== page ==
Disregarding the overwhelming record evidence of Mr. Lyttle’s U.S.citizenship, as well as his significant mental disabilities, on or about September 5,2008, Agent Caputo signed a “Warrant for Arrest of Alien”…to take Mr. Lyttle into custody so that he might be processed for removal as “an alien in the country in violation of the immigration laws.”

From October 28th, 2008 to until he was flown to the U.S./Mexico border and deported on December 18th, 2008, the U.S. government unlawfully detained Mark Lyttle. After being deported, Mark Lyttle was deported yet again, this time to Honduras by Mexican authorities.

In Honduras, officials arrested Mr. Lyttle and placed him in an immigration camp. From there, he was transferred to a Honduran jail, where he allegedly(more like likely), suffered mental and physical abuse by prison guards.

Mr. Lyttle was also incarcerated in Nicaragua. Ultimately, he found a competent embassy employee in Guatemala who listened to him, performed a search of information given by Mr. Lyttle, and issued him a passport and arranged for his return to the United States on April 22nd, 2009.

Mr. Lyttle spoke no Spanish and must have gone through much suffering in his odyssey throughout Mexico and Central America. His suffering was a direct consequence of the criminal conduct of a several actors in Immigration and Customs Enforcement(ICE).

Specifically, ICE agents committed the federal crime of kidnapping. 18 U.S.C. §§ 1201(a)1:

(a)Whoever unlawfully seizes, confines, inveigles, decoys, kidnaps, abducts…when—

1. the person is willfully transported in interstate or foreign commerce…

3. any such act against the person is done within the special aircraft jurisdiction of the United States as defined in section 46501 of title 49;

Mark Lyttle was unlawfully seized and willfully transported in interstate commerce and possibly foreign commerce when he was (the gov’t use of aircraft to transport Mr. Lyttle falls under special aircraft jurisdiction) flown from Georgia to Texas for deportation.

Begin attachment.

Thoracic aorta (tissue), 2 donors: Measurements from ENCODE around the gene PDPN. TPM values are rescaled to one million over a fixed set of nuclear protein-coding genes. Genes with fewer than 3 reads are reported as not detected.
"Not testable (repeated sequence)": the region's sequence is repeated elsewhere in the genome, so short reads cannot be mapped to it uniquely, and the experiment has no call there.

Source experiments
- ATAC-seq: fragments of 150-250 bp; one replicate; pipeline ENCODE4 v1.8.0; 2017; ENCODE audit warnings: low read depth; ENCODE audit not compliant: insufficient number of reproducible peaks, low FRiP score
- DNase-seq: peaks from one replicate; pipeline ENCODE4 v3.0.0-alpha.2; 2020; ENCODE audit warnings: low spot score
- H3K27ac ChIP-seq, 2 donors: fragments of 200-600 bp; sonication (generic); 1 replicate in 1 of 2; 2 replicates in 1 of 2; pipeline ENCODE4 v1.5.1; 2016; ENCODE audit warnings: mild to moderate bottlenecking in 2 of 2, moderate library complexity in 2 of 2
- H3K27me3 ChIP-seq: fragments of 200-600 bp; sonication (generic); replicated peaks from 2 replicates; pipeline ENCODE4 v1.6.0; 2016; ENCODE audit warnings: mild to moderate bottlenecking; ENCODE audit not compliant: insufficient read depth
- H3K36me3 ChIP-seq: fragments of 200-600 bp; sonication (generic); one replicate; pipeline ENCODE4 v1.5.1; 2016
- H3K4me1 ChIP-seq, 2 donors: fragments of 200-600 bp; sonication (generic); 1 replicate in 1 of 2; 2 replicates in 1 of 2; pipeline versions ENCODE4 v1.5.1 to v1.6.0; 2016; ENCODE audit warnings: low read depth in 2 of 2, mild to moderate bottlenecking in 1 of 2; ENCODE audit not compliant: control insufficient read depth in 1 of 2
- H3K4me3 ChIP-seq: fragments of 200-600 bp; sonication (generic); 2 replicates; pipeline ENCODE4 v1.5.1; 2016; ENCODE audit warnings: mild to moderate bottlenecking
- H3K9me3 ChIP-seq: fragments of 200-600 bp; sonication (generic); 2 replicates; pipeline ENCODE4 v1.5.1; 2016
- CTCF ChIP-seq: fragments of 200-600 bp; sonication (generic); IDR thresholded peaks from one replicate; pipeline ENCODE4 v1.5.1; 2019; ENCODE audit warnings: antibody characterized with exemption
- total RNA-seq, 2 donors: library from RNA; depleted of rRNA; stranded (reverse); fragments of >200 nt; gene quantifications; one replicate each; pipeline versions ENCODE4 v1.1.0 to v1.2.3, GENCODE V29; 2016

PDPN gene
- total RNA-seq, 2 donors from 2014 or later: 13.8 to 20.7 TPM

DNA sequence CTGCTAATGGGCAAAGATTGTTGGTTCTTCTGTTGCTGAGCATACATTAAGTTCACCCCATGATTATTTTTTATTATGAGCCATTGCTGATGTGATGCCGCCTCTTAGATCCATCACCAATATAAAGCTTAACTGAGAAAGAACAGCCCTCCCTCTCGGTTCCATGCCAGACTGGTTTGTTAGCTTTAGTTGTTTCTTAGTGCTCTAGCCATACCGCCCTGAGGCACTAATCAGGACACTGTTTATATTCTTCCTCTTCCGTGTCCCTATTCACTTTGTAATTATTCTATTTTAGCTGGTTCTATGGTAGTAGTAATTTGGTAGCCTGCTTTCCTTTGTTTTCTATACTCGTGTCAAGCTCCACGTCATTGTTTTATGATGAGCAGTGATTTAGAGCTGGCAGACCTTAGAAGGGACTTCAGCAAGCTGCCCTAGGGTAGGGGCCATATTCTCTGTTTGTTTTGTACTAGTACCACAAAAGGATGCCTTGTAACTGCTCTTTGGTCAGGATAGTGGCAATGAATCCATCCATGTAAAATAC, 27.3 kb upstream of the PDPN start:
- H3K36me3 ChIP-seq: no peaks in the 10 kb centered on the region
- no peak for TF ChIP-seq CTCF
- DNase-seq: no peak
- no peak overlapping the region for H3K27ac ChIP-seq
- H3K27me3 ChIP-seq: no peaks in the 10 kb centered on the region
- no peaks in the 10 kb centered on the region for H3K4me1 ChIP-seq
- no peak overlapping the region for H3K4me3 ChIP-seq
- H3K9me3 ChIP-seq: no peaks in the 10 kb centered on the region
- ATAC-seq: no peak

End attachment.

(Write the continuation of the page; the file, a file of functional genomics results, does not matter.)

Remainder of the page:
Yet the Obama administration has issued no explanation or apology to Mark Lyttle.

Reading the complaint, there is little doubt that Mr. Lyttle will receive monetary compensation for the hell that the U.S. government put him through.

Yet this will not prevent future crimes committed by ICE against United States Citizens like Mr. Lyttle. The agents that recklessly caused Mark Lyttle to be illegally detained and deported do not have to pay out of their pocket. At best, the agents will be fired or reprimanded with a memo or some such method.

In other words, the perpetrators of this crime have acted with impunity. Criminal statutes such as 18 U.S.C 1201 are created with severe penalties–up to life imprisonment–so that the public will be deterred from committing the proscribed act, in this instance kidnapping. Federal prosecutors should follow the laws they are charged with enforcing, especially as the severity of the crime increases.

Kidnapping is a high crime in of itself. When the kidnappers are agents of the federal government, the importance of deterrence becomes greater.  With the full weight of the United States Government behind a criminal, the potential for grave wrongs borders the limitless.

Yet the Obama administration has done nothing to address this serious crime that occurred under its watch. No criminal charges were brought against the responsible agents. This is a terrible omen, one that creates serious doubts as to how many other Mark Lyttles there have been and will continue to be.

In essence, the inaction of Obama & Co. leads to a disturbing conclusion: he nor those in his administration are concerned with  the  basic constitutional rights guaranteed to United States Citizens.